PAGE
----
By Marianne Bull with excerpts from the May, 2017 US Geological Survey press release.
Carolyn Driedger who is Cascades outreach coordinator for the U.S. Geological Survey, will speak on volcano preparedness at the Steilacoom Historical Museum on Friday, May 12 at 2:00. This is part of the ongoing Steilacoom Library Speaker Series and is a free event.
May is Volcano Preparedness Month in Washington, providing residents an opportunity to become more familiar with volcanic hazards in their communities and learn about steps they can take to reduce potential impacts. It is a time to commemorate the May 18, 1980 catastrophic eruption of Mount St. Helens, which not only caused massive destruction and loss of life but also became a catalyst for a new era of unprecedented scientific discovery, technology development and community awareness.
Volcano Preparedness Month arrives this year as an earthquake swarm is underway at Mount St. Helens, indicating that the volcano remains active. USGS’s seismic data have shown since 2010 that the quiet Mount St. Helens has a new supply of magma slowly re-pressurizing the magma chamber beneath the mountain. As was observed at Mount St. Helens between 1987-2004, recharge can continue for many years beneath a volcano and an eruption is not imminent.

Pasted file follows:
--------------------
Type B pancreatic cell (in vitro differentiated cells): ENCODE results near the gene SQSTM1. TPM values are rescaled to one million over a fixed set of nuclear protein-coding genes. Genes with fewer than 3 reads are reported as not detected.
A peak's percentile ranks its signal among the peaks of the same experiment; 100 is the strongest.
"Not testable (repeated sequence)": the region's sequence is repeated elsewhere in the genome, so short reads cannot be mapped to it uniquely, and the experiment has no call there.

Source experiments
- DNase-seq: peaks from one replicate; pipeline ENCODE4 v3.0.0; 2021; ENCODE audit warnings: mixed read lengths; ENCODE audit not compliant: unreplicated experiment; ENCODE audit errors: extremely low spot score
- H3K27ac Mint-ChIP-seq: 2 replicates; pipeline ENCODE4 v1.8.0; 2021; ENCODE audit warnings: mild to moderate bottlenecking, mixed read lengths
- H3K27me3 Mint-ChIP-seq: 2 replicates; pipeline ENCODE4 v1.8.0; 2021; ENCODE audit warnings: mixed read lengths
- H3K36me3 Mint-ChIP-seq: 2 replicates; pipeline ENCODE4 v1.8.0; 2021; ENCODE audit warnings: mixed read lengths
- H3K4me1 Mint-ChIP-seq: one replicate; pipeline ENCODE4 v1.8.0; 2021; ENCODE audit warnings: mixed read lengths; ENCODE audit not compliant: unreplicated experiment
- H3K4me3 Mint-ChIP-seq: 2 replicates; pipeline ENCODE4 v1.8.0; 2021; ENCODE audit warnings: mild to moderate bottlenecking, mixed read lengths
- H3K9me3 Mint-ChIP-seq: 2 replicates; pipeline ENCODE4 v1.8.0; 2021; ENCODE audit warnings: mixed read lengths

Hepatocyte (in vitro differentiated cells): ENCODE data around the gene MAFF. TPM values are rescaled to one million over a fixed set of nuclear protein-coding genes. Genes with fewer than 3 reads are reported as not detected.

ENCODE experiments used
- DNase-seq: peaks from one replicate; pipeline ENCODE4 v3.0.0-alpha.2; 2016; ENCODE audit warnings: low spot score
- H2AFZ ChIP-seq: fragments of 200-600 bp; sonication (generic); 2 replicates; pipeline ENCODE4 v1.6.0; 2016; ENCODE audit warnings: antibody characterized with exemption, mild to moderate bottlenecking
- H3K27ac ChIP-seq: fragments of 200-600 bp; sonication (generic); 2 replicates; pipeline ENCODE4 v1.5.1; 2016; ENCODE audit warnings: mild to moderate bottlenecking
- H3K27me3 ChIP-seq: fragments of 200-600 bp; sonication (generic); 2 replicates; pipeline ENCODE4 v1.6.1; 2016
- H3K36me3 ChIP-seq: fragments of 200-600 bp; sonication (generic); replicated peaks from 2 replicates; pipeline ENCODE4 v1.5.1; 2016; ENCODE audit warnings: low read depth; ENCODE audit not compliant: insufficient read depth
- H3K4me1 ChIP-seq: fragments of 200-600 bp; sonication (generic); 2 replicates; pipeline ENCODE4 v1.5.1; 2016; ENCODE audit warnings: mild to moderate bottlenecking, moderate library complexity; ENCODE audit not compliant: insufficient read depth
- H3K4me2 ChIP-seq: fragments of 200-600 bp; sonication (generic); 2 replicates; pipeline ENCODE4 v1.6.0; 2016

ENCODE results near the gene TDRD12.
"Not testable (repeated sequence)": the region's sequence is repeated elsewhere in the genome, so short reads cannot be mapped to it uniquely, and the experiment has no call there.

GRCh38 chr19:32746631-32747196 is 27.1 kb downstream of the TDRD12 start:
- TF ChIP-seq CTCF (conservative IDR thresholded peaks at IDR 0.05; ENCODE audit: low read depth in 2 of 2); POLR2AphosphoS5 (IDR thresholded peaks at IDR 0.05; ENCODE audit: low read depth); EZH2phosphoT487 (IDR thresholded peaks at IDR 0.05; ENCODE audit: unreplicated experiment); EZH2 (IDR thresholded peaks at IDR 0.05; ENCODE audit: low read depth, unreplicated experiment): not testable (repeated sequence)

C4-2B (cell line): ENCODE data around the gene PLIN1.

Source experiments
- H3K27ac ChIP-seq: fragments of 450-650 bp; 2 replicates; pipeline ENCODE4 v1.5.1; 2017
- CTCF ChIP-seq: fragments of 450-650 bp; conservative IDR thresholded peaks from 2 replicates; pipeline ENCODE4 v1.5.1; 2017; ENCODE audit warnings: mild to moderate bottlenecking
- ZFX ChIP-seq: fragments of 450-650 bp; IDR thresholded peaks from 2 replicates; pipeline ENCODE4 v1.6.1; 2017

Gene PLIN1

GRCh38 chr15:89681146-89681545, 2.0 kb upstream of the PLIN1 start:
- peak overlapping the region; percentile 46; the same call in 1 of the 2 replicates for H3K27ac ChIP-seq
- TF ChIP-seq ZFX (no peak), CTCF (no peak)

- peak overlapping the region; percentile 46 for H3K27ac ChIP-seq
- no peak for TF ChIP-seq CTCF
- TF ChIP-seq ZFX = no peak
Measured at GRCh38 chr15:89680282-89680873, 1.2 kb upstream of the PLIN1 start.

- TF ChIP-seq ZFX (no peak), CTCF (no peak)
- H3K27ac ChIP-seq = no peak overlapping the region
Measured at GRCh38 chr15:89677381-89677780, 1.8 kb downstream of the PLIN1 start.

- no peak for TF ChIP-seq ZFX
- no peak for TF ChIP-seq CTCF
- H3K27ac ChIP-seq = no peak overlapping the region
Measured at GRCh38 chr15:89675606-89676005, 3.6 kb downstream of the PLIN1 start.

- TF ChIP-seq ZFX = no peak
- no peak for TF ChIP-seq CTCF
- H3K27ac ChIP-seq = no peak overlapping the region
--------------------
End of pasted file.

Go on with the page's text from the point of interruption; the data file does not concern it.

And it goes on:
Carolyn’s career began with research on glaciers in the Cascade Range volcanoes and after Mount St. Helens eruption helped take part in the response. She works in partnership with public officials, emergency planners, media, park interpreters and educators to advance the cause of volcano preparedness. Her resume includes teaching in public schools in the U. S. and also a private school in Kathmando, Nepal as well as work for the National Park Service.